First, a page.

Visiting Archbishops & Patriarchs
The best remembered event, from the reign of King Henry II, that occurred in Reading was the notable trial by combat that took place between two great knights on De Monfort or Fry’s Island in the middle of the Thames, near Caversham Bridge, in 1163.
Only a year after this incident, another gathering took place at Reading. The occasion was the hallowing or consecration of the Abbey Church by the Archbishop of Canterbury, Thomas Becket. Once more King Henry II journeyed to Reading and, with him, a throng of warlike nobles. Because of the presence of the Archbishop, and because of the religious ceremony to be held, there came no fewer than ten bishops as well and a multitude of people. Surely on that April Sunday in 1164, there was a scene at Reading long to be remembered. With what eagerness must the visitors have beheld the new church in all the purity of its white stone; the processions of bishops, priests and monks; the gifts offered to the church; the solemn hallowing by the Archbishop.
But chiefly men's eyes sought out Henry, the King, and Thomas, the Archbishop. Once these two had been as David and Jonathan. Alike in work and in pleasure, the son of Geoffrey of Anjou and the son of the Cheapside merchant had been as brothers together. Henry had not worn his crown long before he raised the witty and clever clerk, with pale dark features and bright eyes, to be his Chancellor; and now he had raised him higher still, to the Primacy of England. Yet all men knew that things were now not well with Henry and Thomas - that their old comradeship had turned to distrust and hate. Henry's stormy temper and masterful will were matched by Becket's proud resistance. On that day at Reading none indeed could foresee that the direful ending of this quarrel would be an Archbishop cruelly murdered and a King shamed; but the quarrel of two such antagonists must have set many talking and watching. Not one, save Becket alone, in all that throng of the great and powerful but stood in awe of the King. There sat Henry, twitching the short cape at which the long-robed courtiers mocked, and fidgeting with his coarse, restless hands. Truly he was no darling for silken bowers. Wind and rain and sun, and a thousand journeyings by land and sea, had roughened his cheeks. Much riding to and fro through his far-stretching dominions had bowed his legs. His bullet head was bristled with red hair, his frame thick-set and burly, his eyes glowed with dangerous fires. Good he was not. Gentle and gracious he was not. Yet such a man has his place in the World, and mighty indeed was this man's work. He broke men and kingdoms to his own far purposes; and, with blow upon blow, and lesson upon lesson, he taught undisciplined England the stern truth that, only by the path of law and order, could she attain to greatness. For mastery is won through discipline and obedience.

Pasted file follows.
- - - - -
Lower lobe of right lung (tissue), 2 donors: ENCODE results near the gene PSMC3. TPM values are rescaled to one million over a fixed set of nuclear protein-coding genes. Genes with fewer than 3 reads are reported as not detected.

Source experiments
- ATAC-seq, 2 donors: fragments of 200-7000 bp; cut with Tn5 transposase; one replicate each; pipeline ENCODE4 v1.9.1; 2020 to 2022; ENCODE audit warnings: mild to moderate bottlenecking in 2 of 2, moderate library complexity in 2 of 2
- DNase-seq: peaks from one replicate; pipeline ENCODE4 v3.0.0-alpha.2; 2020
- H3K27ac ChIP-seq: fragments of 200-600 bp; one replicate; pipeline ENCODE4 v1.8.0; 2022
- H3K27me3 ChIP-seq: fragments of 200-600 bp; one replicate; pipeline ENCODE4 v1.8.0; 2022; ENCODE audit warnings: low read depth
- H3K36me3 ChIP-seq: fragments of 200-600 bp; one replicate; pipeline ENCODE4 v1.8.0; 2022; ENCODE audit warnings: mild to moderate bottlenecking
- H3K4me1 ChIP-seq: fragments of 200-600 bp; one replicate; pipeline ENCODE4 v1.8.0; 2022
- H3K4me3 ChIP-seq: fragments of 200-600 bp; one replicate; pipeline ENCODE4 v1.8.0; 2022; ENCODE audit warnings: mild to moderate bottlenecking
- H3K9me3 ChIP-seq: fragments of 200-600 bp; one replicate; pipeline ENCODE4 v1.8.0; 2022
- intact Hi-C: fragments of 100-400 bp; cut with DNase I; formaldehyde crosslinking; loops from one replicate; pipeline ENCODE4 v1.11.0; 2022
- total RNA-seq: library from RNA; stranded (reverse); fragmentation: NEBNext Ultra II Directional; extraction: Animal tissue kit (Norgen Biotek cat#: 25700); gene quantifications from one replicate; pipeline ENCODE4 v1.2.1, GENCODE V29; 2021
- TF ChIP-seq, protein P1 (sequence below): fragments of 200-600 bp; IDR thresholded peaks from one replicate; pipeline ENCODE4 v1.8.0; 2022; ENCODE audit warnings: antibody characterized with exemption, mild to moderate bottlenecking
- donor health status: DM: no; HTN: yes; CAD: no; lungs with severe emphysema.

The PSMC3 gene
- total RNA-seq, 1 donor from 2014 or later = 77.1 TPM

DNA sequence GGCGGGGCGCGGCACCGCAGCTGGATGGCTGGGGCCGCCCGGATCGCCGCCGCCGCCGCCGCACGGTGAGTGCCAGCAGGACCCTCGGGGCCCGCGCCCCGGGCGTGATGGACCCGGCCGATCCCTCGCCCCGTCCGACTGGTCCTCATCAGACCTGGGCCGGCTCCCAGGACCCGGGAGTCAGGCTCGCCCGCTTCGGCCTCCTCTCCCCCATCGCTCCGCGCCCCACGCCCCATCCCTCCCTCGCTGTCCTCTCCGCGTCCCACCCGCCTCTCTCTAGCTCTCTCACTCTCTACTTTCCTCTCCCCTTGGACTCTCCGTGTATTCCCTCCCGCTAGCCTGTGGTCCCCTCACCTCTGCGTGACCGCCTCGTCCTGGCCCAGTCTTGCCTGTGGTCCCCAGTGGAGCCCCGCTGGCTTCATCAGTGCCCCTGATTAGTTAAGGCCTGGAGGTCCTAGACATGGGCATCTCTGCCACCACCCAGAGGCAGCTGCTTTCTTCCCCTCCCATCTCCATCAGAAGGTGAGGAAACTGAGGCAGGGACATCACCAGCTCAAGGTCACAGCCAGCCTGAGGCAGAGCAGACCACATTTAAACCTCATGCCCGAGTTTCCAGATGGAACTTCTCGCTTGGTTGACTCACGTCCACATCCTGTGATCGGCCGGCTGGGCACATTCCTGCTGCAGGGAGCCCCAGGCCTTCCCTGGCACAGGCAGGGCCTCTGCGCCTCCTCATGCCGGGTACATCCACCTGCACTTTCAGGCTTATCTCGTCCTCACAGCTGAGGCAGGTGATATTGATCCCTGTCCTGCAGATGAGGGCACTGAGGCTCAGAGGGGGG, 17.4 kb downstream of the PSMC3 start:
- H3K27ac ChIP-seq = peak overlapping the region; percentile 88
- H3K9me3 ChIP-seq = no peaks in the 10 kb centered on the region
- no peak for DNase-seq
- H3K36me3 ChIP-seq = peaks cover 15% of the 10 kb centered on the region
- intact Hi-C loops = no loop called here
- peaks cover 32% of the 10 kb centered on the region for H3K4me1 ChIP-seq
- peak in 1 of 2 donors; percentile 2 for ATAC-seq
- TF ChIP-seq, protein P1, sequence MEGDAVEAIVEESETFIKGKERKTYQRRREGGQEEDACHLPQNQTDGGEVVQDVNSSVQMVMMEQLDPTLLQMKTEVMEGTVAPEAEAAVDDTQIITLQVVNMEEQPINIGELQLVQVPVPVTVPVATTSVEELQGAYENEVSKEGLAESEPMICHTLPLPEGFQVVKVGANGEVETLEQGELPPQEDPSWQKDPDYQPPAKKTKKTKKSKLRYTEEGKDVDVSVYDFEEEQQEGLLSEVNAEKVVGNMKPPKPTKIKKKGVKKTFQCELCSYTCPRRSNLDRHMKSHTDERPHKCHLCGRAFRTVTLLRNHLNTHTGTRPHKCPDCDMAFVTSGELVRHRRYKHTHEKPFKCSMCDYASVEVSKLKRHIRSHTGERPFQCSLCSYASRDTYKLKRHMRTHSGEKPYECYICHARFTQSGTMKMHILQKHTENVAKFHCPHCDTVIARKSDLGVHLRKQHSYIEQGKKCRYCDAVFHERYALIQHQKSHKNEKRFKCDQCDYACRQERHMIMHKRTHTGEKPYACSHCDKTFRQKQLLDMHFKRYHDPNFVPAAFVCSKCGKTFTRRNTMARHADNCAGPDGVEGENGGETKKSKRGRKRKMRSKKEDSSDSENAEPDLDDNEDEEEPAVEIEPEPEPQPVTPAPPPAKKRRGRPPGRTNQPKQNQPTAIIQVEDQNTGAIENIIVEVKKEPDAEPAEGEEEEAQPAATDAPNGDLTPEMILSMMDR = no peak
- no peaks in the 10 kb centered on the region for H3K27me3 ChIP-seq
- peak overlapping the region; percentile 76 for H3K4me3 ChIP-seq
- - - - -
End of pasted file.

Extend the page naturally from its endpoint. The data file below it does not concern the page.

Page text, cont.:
In 1185, Henry II was again at Reading Abbey. He came to hear the petition of Heraclius, the Patriarch of Jerusalem. Christian peoples of Europe were, at this time, very eager to prevent the Holy Sepulchre at Jerusalem, and indeed the Holy Land itself, from falling into the hands of those who were the enemies of the Christian Faith. Heraclius came to Reading in order to beg the King to interest himself in the Third Crusade, which was then going forward. Heraclius spoke long and eloquently and he ended his appeal by placing, in the King's hands, the keys of the Holy Sepulchre and the Holy
City and offering him the Crown. He also brought gifts of holy relics of the Nativity, the Passion and the Resurrection of Christ. It is said that he moved the King and all who heard him to tears. But Henry was a cautious as well as a fiery ruler. The tears might run down his cheeks, but they did not mean that he would agree to anything rash or foolish. He was not at all eager to spend his money and strength in this costly and perilous enterprise. At last he gave this answer. If, said he, he were to go, as he was asked, to Jerusalem, it would, of course, mean that he must leave England and, moreover, leave it exposed to the attacks of its hostile neighbours. Now, he felt sure, he continued, that his own Kingdom of England was as pleasing to God and as devout as Jerusalem itself. It could not, therefore, be pleasing to God for him to abandon England to ruin, even for the sake of Jerusalem, and so he could not consent to the request of the Patriarch. Heraclius, therefore, went away disappointed. Two years later Jerusalem fell into the hands of Saladin, the leader of the infidels.
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